Mistake #1: “There is only one right answer for every issue.”
Differences of opinion among scholars are a natural and inevitable part of Islamic jurisprudence. We discussed a number of reasons for these differences in some of the earlier posts in this series. In Pt. III we mentioned that many of the texts of the Qur’an and hadith are worded in a way that leaves room for more than one legitimate interpretation. We also noted that there are a number of sources from which legal rulings are derived, which scholars may consider and weigh differently in formulating their opinions. Finally, in Pt. V, we described how scholars may differ in their assessment of a specific situation and the context in which it takes place, and as a result differ in what they believe is the most suitable application of Islamic teachings in a given scenario.
While some people may claim that scholarly differences of opinion are caused solely by human error, or certain scholars’ lack of familiarity with the texts, the factors that we have previously discussed belie this misconception. It is clear that there are many legitimate means by which scholars can come to different answers on the same issue.
With the exception of a small minority of scholars—including, in more recent times, Sh. Albaani1—the vast majority of scholars throughout history have considered such differences a mercy and a blessing. An assembly of scholars in Mecca headed by Sh. Bin Baaz described the wisdom of such differences in the following way:
“… The differences that exist among the juristic schools over some issues, caused by academic reasons, [have a] great divine wisdom behind their existence: [they] are a form of God’s mercy for His servants, and they serve to expand the methods by which rulings may be derived from the sacred texts. Furthermore, these differences are a blessing, and a juristic treasure that provide room for the Muslim community in its religious and legal affairs, such that it is not restricted to a single opinion when faced with a particular legal issue without any alternatives. Instead, if at any time, or for any issue, the opinion of a particular scholar2 becomes difficult for the Muslim community to follow, it is able to find relief, leniency, and ease in another opinion, according to (its own) legal evidences.”3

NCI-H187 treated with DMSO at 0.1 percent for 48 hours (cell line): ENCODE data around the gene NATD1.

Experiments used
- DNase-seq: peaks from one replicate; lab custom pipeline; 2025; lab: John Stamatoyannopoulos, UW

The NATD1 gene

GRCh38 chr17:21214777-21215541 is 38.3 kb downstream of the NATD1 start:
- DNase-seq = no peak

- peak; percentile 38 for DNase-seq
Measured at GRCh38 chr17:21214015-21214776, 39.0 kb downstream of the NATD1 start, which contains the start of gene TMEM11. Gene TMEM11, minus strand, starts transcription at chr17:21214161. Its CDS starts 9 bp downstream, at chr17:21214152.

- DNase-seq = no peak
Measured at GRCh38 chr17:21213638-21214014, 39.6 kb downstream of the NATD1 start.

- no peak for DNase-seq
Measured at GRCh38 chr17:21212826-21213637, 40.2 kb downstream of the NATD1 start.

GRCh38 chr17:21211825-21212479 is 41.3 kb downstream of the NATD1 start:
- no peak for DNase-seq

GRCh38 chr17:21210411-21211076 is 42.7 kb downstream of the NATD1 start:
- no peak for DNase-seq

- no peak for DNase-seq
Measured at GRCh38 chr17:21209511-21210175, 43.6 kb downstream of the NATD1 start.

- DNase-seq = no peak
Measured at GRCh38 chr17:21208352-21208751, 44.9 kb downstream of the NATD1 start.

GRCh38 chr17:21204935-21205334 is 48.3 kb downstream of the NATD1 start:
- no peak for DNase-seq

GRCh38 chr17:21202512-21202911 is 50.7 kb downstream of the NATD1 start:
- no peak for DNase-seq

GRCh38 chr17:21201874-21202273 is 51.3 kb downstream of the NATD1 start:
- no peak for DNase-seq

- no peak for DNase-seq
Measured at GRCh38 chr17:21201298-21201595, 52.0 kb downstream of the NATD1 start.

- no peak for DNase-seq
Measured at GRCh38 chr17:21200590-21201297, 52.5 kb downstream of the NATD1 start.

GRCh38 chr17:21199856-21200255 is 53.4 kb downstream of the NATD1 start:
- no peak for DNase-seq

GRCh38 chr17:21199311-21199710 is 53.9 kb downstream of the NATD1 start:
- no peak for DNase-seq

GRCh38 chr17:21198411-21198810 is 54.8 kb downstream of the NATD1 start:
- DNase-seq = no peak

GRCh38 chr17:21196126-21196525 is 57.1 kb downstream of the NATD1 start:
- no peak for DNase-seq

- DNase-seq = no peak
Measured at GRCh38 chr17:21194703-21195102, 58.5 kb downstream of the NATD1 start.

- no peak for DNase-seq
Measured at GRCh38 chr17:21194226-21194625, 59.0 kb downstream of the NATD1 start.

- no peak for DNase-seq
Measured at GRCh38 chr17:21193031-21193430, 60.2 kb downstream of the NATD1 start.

In a similar vein, the great scholar Ibn Qudama al-Maqdisi said, “Disagreement among scholars is an abundant mercy, while agreement between them is a decisive proof.”4
It has been related that the Prophet ﷺ said, “Difference of opinion among my community is a token of divine mercy.”5 Although scholars have disputed the authenticity of this report, the vast majority of them agree with the meaning that it imparts.
A General Principle for Dealing with Differences
The general axiom we should seek to follow when encountering contentious issues is that “there should be no condemnation [inkaar] in matters of ijtihad.”6 This principle states that in cases in which there are no clear, unequivocal directives from the Qur’an or hadith about an issue, and in which scholars use a legal process (ijtihad) to contextualize the evidences and derive rulings, one should not engage in inkaar of one or another from among their opinions. Inkaar comes from a verb that means to rebuke, censure, renounce, or reproach. While we may personally subscribe to a particular opinion on an issue, and feel that it is the most authentic, accurate, or the most suitable for a given situation, we should not discount the other legitimate opinions that exist. We should respect those who follow the opinions of other scholars, and allow them the space – both in our understanding and in our physical dealings – to follow those opinions.
It is important to note that this principle is not in any way dismissing ijtihad, or the scholar’s endeavor to determine the most correct opinion on an issue, the promulgation and teaching of that opinion once it has been determined, or for a scholar to defend his or her opinion and respond to other scholars’ contentions. This is in fact the essence of the mujtahid7 scholar’s task. In short, there is no problem with a qualified scholar respectfully disagreeing with another qualified scholar, based on his or her ijtihad. What this axiom is prohibiting is the condemnation of someone for following another legitimate scholarly opinion, particularly when done by a layperson. The layperson may not be cognizant of certain nuances related to the issue or its evidences, that may have led to the formulation of more than one strong, legitimate scholarly opinion regarding it. They may also be unaware of the reality of the other person’s situation and circumstances, which may make another ruling more suitable and appropriate for them in a particular case. Unfortunately, it is when laypeople take on the mantle of the scholars, in seeking to promote certain opinions or deconstruct others—often in a harsh, hasty, or uninformed way—that discord and conflict often arises in our communities. In many cases, a qualified scholar would seek to facilitiate and accommodate, while the layperson would seek to constrict. This is perhaps why Imam al-Ghazali is reported to have said, “If those who do not possess knowledge avoid the scholarly discussions, disagreement would end [entirely]!”
Should All Differences of Opinion be Respected?
The above-mentioned axiom restricts the respectful consideration of differences of opinion to matters of ijtihad, and excludes those rulings that have been definitively established or explicitly and clearly stated in the texts (qat`iy). In our times we may find people who lack the requisite level of knowledge and training in Islamic law attempting to promote ideas that contradict these well-established rulings. They may call on the spirit of broadmindedness that Islamic scholarship has generally embodied throughout history to encourage acceptance and tolerance of these claims. However, in so doing, they fail to realize that scholars have made a clear distinction between the type of differing of opinion that is acceptable and respected, and that which is blameworthy and to be rejected.